KIPT backs benefits of forestry for the State

Roads, water and farm forestry feature in KIPT’s submission to the Parliamentary Select Committee on Matters Relating to the Timber Industry in the Limestone Coast.

“The Commonwealth plan to establish a billion plantation trees over ten years will not be achieved without greater encouragement of on-farm Forestry plantations. Forestry plantings that are integrated into a cropping and/or grazing property provide numerous benefits to the farmer,” KIPT Managing Director Keith Lamb says in the submission.

“Typically, 10% of the arable or pasturable area of a farm can be planted to a tree crop without any loss of agricultural production. Trees provide shelter, reduce evaporation by reducing surface wind velocity, attract rain, protect waterways from erosion and eutrophication and offset carbon emissions from other agricultural activities.

“They also provide income diversification benefits, with relatively low cash and labour inputs, other than at establishment and harvest.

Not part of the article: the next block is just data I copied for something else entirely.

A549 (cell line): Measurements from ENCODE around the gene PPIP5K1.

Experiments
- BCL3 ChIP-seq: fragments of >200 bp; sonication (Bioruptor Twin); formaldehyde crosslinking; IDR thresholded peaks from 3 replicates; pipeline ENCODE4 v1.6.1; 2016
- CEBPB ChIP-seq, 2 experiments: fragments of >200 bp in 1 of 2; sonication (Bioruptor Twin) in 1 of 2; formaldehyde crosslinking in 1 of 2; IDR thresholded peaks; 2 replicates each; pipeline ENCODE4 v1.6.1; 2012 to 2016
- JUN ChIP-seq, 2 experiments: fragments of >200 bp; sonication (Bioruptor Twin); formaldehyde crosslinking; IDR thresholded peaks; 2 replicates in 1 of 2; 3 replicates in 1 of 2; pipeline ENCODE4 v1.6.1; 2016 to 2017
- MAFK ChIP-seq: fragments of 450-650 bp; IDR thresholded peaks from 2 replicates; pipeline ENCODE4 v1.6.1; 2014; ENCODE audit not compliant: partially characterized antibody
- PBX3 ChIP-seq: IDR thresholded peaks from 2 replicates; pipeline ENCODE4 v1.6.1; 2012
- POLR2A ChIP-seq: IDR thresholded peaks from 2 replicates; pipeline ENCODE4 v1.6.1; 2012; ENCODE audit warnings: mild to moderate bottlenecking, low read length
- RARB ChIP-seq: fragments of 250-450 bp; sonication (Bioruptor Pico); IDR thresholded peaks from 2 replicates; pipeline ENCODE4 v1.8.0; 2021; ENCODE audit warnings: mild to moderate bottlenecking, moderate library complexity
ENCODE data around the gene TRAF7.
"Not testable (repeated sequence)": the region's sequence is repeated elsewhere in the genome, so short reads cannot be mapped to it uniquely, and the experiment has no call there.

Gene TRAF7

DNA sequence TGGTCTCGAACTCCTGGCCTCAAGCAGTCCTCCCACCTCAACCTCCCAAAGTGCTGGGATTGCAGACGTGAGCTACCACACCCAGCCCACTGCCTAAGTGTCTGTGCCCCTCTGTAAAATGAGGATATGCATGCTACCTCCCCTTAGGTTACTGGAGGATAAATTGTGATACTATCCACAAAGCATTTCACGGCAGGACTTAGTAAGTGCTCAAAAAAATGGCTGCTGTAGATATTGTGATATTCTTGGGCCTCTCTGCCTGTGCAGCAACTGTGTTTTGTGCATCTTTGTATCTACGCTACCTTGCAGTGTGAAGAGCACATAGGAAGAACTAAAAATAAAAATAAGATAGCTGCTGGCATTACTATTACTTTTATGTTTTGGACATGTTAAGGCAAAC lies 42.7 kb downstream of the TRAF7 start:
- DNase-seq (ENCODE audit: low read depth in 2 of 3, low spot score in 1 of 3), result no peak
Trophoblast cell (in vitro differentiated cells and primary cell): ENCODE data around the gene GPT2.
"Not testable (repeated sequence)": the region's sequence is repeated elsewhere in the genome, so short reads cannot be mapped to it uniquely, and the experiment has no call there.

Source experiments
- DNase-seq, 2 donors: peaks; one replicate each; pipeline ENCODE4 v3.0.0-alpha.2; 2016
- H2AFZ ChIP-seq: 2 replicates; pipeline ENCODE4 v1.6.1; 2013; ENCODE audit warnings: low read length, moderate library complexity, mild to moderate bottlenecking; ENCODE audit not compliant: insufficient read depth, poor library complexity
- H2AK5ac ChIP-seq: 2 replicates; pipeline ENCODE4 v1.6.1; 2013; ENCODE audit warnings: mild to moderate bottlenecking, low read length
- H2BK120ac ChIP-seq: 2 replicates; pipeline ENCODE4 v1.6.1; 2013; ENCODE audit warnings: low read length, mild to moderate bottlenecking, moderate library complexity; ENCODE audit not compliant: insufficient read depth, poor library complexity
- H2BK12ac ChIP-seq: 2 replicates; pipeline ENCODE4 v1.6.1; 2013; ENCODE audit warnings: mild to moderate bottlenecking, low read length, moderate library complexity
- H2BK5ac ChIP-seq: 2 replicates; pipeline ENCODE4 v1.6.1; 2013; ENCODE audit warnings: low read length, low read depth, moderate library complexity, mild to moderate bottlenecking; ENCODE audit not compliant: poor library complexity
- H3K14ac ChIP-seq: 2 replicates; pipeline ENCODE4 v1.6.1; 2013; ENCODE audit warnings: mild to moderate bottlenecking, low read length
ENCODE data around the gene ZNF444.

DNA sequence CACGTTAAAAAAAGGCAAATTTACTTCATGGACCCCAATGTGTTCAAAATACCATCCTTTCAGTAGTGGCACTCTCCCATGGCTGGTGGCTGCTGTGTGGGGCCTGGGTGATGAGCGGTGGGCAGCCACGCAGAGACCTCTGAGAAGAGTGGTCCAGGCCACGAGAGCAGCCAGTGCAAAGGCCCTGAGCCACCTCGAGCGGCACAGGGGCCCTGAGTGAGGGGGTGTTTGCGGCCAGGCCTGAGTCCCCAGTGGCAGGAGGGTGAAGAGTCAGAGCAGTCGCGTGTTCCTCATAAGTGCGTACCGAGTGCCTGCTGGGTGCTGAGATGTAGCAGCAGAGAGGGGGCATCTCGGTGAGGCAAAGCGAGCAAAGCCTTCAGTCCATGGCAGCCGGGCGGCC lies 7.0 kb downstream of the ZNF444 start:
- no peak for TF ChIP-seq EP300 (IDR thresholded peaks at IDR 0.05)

“Other countries, and other States, particularly Western Australia, have succeeded in encouraging farm Forestry. In South Australia, the relationship between Forestry and Agriculture is often strained, not least because of perceived competition for land and water. There is clearly a role for the South Australian Government in fostering programs that assist farmers in the Limestone Coast, Mount Lofty Ranges, Fleurieu Peninsula and Kangaroo Island to avail themselves of the benefits of farm Forestry plantations. These areas have existing and planned infrastructure that will enable farmers to get their timber product to customers eager to access this scarce resource, be it domestic processors or overseas pulp mills.”

Regarding water allocation, Mr Lamb says forestry should be treated similarly to any dryland crop.

“While the plantation timber species are, like most crops and livestock, typically exotic, there is nothing unnatural about the presence in the landscape of trees, and they perform a valuable role in preventing soil erosion and eutrophication of waterways.

“Any water policy that has, at its heart, an implicit assumption that maximising run-off is a desirable outcome will be harmful both to forestry and to the environment,” Mr Lamb says.

Read the full submission here. KIPT Select Committee Submission 20th Sept 2019